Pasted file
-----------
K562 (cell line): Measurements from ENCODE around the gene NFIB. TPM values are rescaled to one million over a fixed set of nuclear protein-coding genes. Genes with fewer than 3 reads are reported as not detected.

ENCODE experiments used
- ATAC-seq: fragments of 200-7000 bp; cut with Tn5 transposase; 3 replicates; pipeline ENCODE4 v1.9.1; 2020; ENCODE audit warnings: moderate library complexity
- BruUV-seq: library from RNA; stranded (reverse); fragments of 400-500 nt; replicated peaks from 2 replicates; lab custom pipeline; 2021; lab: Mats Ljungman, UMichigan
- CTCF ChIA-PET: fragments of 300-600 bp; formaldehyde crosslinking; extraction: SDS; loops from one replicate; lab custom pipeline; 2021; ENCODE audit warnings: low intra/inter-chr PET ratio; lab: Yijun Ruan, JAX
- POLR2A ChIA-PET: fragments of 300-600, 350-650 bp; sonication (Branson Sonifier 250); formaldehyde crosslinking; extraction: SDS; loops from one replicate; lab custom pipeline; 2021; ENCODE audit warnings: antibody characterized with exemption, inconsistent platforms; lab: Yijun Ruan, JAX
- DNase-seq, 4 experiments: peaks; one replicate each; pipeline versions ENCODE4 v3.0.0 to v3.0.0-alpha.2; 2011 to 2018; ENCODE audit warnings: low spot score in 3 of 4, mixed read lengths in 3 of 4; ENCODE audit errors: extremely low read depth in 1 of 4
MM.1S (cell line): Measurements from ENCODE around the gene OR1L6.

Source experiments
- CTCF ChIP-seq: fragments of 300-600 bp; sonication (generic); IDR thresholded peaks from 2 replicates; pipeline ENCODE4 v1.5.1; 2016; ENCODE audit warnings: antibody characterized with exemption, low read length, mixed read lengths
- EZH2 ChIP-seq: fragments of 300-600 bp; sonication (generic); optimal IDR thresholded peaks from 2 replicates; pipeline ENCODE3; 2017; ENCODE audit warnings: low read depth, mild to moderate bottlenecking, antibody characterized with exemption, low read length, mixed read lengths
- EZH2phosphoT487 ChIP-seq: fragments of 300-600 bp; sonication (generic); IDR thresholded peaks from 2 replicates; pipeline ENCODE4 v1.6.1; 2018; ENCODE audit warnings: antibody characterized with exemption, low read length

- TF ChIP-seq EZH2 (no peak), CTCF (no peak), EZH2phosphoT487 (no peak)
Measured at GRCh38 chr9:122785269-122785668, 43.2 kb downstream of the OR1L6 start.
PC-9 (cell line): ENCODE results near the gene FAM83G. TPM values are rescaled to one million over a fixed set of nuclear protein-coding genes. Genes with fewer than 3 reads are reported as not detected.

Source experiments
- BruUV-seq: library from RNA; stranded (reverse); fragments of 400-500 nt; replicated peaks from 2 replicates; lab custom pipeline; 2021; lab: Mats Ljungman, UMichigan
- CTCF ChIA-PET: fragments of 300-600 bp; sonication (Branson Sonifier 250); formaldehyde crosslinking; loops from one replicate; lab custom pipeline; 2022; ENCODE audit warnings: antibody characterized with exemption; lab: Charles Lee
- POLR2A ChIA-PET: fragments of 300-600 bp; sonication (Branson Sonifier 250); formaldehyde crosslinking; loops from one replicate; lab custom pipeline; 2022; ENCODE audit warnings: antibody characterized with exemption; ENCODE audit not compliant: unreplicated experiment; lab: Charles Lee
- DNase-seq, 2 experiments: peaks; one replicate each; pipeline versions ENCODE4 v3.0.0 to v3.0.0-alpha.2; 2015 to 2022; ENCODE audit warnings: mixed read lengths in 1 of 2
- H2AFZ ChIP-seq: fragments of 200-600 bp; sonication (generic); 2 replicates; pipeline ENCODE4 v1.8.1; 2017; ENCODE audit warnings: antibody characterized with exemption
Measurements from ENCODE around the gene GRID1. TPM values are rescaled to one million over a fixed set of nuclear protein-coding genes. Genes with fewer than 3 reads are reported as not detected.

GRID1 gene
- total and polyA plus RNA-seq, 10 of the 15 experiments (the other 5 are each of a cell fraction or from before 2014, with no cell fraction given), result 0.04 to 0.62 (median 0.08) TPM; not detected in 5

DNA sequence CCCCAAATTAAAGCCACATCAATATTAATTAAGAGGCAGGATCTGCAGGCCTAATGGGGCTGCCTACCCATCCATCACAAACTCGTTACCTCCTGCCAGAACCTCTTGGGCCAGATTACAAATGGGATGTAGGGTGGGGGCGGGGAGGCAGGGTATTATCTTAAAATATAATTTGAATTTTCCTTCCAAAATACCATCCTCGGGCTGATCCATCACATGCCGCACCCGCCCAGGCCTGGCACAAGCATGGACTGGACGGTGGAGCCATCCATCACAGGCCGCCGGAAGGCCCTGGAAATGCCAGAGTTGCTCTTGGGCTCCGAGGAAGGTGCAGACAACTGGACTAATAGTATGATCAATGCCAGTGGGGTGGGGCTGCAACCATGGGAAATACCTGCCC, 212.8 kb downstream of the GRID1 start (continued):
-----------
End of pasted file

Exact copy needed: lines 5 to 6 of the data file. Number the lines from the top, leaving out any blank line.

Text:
- CTCF ChIA-PET: fragments of 300-600 bp; formaldehyde crosslinking; extraction: SDS; loops from one replicate; lab custom pipeline; 2021; ENCODE audit warnings: low intra/inter-chr PET ratio; lab: Yijun Ruan, JAX
- POLR2A ChIA-PET: fragments of 300-600, 350-650 bp; sonication (Branson Sonifier 250); formaldehyde crosslinking; extraction: SDS; loops from one replicate; lab custom pipeline; 2021; ENCODE audit warnings: antibody characterized with exemption, inconsistent platforms; lab: Yijun Ruan, JAX